Meanwhile, Sen. Jinggoy Estrada who has been prominently linked to the pork barrel scam refiled a bill he calls the Magna Carta for Journalists.

“Marami rin kayong mga kasamahan at kakilala na talagang hindi naman lehitimong miyembro ng media. Maraming bogus na media personalities. Itong bill na ito I believe would promote the welfare of our friends from the media,” he said by way of explaining why the hell anybody who wants to be a journalist must first pass an exam prepared and administered by a panel whose composition and qualifications will ultimately be determined by Jinggoy, since he is the author of the Magna Carta for Journalists.

“Remember I am a friend of media,” he added, to reassure journalists that he had nothing but their best interest in his heart. Jinggoy is also a friend of Janet Lim Napoles, if I may also add. Let’s go to the pork barrel scam.

I cannot find any plausible explanation why Jinggoy thought washing his hands ala Pontius Pilate is the best way to address the question why hundreds of millions of his pork barrel did not go to intended beneficiaries.

“It is not up to the senators to determine whether an NGO is bogus or not. It is within the functions and the powers of the DA to determine if an NGO is bogus or not. Alangan naman na kami pa ang magsasabi na, “Oy, bogus ‘yan.” How will we know? Even if we endorse a certain NGO, we will have no idea whether it is bogus or not. It is done in good faith. If it endorses a certain project to a particular NGO, iniisip namin na accredited ng Department of Agriculture ‘yon. Ang office ko is not an implementing agency. The implementing agency here is the Department of Agriculture. Hindi naman kami nagpapa-implement. We are just here to determine the projects,” he said.

Every year, in the course of passing the national budget, Congress must review line by line not only the proposed budget but also how well the previous year’s budget was spent.

Senator, budget oversight is a duty, it is not a matter of caprice. You are duty-bound to care for our money as if it were your money and not to spend our money like it was your money.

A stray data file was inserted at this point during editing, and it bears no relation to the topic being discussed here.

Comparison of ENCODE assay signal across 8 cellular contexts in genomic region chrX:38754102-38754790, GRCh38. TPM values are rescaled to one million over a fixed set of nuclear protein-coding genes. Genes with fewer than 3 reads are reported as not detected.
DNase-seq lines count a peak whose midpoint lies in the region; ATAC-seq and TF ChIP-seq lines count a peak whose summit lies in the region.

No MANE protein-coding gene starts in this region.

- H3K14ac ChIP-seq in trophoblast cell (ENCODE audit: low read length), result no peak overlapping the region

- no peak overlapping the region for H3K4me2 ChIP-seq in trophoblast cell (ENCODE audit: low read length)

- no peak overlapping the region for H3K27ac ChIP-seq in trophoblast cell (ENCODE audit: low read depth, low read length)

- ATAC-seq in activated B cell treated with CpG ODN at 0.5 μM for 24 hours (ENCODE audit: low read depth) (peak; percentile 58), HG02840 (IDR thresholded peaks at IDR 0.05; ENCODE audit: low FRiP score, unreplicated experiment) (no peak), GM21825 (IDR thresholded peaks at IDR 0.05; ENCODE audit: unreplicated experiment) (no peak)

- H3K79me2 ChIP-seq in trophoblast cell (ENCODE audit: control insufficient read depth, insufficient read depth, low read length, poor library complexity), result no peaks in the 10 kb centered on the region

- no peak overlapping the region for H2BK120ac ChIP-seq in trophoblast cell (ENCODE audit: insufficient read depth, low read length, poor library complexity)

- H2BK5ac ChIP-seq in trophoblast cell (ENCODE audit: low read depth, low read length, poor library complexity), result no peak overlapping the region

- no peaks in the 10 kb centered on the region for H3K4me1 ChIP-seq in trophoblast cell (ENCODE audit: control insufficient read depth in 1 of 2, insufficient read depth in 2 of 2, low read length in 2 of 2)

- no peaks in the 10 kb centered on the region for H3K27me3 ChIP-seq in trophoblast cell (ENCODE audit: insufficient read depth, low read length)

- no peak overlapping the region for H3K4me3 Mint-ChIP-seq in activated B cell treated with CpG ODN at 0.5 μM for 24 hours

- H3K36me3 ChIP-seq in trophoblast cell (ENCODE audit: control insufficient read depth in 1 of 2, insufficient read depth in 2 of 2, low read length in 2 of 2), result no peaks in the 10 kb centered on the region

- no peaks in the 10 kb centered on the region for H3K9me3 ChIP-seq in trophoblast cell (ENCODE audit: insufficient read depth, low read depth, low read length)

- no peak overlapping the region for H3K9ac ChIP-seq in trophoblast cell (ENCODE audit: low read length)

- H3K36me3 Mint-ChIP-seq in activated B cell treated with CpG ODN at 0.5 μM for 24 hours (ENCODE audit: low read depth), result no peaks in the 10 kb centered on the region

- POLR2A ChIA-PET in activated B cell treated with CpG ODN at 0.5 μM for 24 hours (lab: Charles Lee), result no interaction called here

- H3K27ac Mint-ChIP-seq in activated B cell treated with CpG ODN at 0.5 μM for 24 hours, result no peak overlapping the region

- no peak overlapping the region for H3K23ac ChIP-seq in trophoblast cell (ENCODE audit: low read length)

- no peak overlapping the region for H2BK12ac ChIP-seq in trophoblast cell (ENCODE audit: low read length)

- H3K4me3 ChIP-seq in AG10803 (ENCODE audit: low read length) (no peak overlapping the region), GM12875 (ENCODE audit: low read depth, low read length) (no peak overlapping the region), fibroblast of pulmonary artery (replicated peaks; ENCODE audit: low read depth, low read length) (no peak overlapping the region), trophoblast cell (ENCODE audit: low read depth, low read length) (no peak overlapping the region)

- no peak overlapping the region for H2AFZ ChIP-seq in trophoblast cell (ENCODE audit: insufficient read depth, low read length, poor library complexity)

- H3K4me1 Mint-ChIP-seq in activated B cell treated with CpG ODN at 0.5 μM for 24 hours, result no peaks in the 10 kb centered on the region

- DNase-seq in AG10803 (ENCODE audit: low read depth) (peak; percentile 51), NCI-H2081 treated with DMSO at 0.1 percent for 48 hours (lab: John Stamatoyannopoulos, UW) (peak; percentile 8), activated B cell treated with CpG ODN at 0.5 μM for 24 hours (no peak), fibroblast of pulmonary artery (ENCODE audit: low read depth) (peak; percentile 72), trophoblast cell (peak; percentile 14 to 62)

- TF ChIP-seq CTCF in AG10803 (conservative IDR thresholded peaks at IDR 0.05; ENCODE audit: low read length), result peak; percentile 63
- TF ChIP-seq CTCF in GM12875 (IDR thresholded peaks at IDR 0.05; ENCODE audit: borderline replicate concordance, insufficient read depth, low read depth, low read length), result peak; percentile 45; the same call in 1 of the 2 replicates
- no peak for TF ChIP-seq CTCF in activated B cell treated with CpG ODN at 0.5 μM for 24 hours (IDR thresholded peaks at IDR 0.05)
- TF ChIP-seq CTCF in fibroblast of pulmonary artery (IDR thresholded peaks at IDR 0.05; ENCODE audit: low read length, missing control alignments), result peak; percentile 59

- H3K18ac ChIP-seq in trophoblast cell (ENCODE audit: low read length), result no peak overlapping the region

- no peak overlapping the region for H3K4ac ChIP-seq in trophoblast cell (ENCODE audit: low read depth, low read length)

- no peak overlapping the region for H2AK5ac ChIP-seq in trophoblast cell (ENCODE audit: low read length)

You cannot claim to be too busy to comb the budget because oversight comes first, before all the other legislative work that you do like refiling a Magna Carta for Journalists bill. Seeing to it that the administration implements existing tax and spending measures or any new ones that you may pass is your number one job. Everything else follows. Think about it.

Sure implementing agencies are responsible for projects identified by legislators but is it too much to expect a legislator to at least scrutinize his own pork barrel, specially during budget deliberations?

Why are legislators so sensitive when asked about their pork barrel? I think the answer is obvious and that’s why I believe calling for the abolition of pork barrel misses the mark.

The problem is not the pork barrel, the problem is the pigs who gorge themselves on it. Get rid of the pigs.

Get rid of the pigs and pork barrel will cease to be a problem. Get rid of the pigs and pork barrel will function as it is supposed to, as a fund that addresses particular local needs that the national government missed.

Big sticks, chopsticks, and a cake

In World War II Franklin Roosevelt, Winston Churchill, and Josef Stalin forged an alliance to defeat Adolf Hitler. It was a reality sandwich they had to eat – as distasteful to the capitalist leaders as it was to the communist leader – because there was nothing else on the table.

Defense Secretary Voltaire Gazmin served a similar sandwich last week. Thank God it was nowhere near as foul-tasting as the sandwich that those three WWII musketeers ate.

Gazmin said, “At this point in time, we can’t stand alone. We need an ally. If we do not do this, we will be belittled by bigger forces. That’s what’s happening now. China is already there, they are sitting on our territory. They are not leaving. What will we do? Will we just wait until they are already by our doorsteps? Right now, they are already at our garage…While we are filing cases and at the same time building up our capability to address our security concerns, it’s important that we collaborate with other countries friendly and sympathetic to us.”

That was a warning to China’s leadership, reminding them that although we may not carry a big stick, we have friends who do and are just dying for an excuse to bash Chinese heads. It’s about time, isn’t it?

Unfortunately, some Filipinos with a weakness for chopsticks believe that the administration’s policy of “speak softly but ride with friends who carry big sticks” is unpatriotic and should be opposed at every turn.

The Communist Party of the Philippines claimed we are “provoking China to be more aggressive in its defense of its territories and push beyond its sea borders”. So China’s behavior is our fault

Bayan Muna’s Renato Reyes tried to scare us, “Is the Philippines really prepared to face a confrontation of that scale? Or will be be dragged into a war between two competing superpowers?” We’re shaking in our boots, Sherlock.

Party-lister Neri Colmenares went jingo-ballistic, “While we should strongly assert our territory against China we should not allow a bully to replace another bully. It also serves the imperialist agenda of the US making its pivot to Asia to reinforce its hegemony and promote the US war industry. We denounce President Benigno Aquino III’s subservience, undermining of our sovereignty and the peaceful resolution of the dispute.The U.S. troops should be pulled out and we will file a resolution to junk the Visiting Forces Agreement.”